Home Apple Announces WebKit2: Wants to Make WebKit Browsers More Crash-Proof

Apple Announces WebKit2: Wants to Make WebKit Browsers More Crash-Proof

While everybody was talking about the iPhone OS 4 event yesterday, Apple also quietly announcedWebKit2, a major contribution to the open source WebKit project that forms the basis of Apple’s Safari and Google’s Chrome browsers. One of the reasons that Google Chrome doesn’t crash very often is that Google uses a split process model. Every tab in Chrome runs in a different process and a crashing plugin or bug only takes down this tab and not the whole browser. While Google had to develop this code from the ground up for Chrome, Apple is now making this technology a core part of the WebKit2 framework.

Here is how Apple’s engineers Anders Carlsson and Sam Weinig describe WebKit2:

WebKit2 is designed from the ground up to support a split process model, where the web content (JavaScript, HTML, layout, etc) lives in a separate process. This model is similar to what Google Chrome offers, with the major difference being that we have built the process split model directly into the framework, allowing other clients to use it.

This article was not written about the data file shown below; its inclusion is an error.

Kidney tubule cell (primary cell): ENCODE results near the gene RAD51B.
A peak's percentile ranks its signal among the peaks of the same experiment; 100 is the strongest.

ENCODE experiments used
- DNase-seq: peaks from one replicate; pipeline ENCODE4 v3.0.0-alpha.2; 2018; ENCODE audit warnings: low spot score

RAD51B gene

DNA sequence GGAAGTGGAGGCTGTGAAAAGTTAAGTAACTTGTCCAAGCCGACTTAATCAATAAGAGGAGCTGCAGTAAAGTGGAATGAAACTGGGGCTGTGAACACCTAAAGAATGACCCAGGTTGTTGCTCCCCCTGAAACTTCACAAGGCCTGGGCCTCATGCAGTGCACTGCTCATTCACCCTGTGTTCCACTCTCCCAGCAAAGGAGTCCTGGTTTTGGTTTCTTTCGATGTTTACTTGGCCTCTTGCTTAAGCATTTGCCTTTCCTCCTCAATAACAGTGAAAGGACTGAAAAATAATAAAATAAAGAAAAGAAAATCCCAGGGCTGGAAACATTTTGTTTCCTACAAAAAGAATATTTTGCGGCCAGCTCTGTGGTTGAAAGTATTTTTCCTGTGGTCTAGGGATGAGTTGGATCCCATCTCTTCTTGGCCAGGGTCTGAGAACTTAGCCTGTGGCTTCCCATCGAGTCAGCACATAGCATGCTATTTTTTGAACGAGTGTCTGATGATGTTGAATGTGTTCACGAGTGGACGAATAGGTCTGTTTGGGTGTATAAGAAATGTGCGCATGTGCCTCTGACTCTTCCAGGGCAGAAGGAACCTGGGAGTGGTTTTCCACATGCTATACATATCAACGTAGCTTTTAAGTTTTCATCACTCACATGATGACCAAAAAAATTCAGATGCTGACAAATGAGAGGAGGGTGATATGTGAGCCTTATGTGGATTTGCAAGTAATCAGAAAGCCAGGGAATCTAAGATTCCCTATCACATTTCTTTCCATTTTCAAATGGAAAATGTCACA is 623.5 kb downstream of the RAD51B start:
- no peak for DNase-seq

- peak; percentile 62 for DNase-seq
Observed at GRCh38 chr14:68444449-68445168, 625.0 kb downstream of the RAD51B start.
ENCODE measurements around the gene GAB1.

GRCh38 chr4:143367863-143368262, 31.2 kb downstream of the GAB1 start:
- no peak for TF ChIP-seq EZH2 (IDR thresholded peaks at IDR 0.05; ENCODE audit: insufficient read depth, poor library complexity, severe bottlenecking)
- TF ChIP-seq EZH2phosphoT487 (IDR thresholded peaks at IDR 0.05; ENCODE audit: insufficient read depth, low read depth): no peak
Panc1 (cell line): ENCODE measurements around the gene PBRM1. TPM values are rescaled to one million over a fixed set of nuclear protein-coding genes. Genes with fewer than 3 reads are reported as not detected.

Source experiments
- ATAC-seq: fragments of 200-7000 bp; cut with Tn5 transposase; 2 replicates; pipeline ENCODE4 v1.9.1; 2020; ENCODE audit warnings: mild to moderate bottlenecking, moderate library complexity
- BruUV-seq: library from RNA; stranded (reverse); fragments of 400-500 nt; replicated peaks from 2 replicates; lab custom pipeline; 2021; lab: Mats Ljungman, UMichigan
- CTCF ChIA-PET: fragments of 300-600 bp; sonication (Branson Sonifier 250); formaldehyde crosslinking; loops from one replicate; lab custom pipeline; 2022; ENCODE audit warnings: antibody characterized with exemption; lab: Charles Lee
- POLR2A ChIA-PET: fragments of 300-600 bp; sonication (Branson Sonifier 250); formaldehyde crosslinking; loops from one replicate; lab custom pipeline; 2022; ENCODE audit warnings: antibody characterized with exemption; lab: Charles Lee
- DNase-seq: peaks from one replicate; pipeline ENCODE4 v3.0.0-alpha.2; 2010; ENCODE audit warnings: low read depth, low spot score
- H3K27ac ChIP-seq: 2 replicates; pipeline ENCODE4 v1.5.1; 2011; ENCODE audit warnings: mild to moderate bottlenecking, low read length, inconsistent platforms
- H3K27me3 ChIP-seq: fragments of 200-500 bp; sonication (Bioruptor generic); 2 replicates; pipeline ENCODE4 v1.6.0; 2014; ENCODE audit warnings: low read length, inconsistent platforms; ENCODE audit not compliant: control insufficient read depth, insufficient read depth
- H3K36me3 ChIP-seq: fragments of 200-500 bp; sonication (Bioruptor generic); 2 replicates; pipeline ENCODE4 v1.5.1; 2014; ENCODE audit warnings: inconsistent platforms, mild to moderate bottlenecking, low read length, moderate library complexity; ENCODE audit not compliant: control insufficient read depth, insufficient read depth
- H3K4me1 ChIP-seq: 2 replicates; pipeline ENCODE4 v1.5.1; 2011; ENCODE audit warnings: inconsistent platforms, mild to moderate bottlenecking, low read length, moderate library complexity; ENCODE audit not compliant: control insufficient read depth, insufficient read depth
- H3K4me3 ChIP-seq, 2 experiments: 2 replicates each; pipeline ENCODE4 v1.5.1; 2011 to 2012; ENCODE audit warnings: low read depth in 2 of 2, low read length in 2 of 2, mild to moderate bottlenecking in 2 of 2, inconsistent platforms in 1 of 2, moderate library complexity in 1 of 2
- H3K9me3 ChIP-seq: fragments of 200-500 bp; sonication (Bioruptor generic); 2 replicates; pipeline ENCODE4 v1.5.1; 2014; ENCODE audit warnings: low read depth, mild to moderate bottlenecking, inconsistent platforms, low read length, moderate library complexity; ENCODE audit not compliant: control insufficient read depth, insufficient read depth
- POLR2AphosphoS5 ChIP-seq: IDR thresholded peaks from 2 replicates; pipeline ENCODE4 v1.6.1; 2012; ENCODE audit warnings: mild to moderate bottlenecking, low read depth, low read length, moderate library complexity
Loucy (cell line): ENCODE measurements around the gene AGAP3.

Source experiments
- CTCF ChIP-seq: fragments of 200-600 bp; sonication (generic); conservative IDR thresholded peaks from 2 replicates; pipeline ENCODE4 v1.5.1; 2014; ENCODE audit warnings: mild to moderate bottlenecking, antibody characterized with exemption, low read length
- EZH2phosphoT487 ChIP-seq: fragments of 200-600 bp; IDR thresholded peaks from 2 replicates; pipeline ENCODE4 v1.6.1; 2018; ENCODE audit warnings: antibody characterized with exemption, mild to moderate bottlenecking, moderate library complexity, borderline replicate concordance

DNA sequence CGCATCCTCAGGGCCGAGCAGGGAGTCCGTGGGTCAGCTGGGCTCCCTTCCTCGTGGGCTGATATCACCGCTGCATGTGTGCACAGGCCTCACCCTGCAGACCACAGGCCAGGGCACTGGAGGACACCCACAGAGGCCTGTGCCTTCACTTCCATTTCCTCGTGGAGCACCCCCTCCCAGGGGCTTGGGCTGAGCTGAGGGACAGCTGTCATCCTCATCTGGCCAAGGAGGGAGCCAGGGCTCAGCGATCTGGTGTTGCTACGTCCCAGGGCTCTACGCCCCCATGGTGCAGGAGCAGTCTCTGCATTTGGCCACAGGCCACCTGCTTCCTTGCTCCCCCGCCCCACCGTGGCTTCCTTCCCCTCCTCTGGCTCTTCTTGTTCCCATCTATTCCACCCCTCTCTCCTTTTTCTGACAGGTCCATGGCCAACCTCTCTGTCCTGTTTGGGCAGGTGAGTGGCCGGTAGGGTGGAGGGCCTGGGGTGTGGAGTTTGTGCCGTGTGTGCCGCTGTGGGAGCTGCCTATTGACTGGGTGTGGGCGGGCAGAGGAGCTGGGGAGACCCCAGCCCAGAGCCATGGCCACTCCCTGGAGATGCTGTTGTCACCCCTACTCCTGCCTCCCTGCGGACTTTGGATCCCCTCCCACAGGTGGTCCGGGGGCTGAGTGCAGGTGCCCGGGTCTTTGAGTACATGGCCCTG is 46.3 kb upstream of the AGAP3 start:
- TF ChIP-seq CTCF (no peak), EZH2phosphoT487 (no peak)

What does this mean for users? First of all, Safari and every other application that uses WebKit, including the popular NetNewsWire RSS reader or the Konqueror browser for KDE, for example, will soon be able to rely on the same kind of crash protection that Google Chrome currently offers. Microsoft’s IE8 already features a similar crash-protection mechanism and as our own Sarah Perez noted earlier today, the latest beta version of Firefox (Lorentz) now also lets some processes (Flash, QuickTime and Silverlight) run in separate instances.

Getting Ready for Multi-Core Browsing

WebKit2 will also implement a number of APIs that will make applications more responsive. These will allow applications to render web content in the background without blocking other processes that the application wants to execute. As Stephen Shankland points out, this technique will also make it easier for developers (including Apple) to take advantage of multi-core chips.

For a more detailed look at the technical side of WebKit2, also have a look a this document from the WebKit2 team.

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